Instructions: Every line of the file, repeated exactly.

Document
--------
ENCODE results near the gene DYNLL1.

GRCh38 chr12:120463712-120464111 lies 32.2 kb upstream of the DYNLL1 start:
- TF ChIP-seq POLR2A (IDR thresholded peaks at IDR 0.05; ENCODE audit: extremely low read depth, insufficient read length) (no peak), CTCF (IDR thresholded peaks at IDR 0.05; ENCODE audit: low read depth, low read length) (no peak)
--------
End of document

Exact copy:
ENCODE results near the gene DYNLL1.

GRCh38 chr12:120463712-120464111 lies 32.2 kb upstream of the DYNLL1 start:
- TF ChIP-seq POLR2A (IDR thresholded peaks at IDR 0.05; ENCODE audit: extremely low read depth, insufficient read length) (no peak), CTCF (IDR thresholded peaks at IDR 0.05; ENCODE audit: low read depth, low read length) (no peak)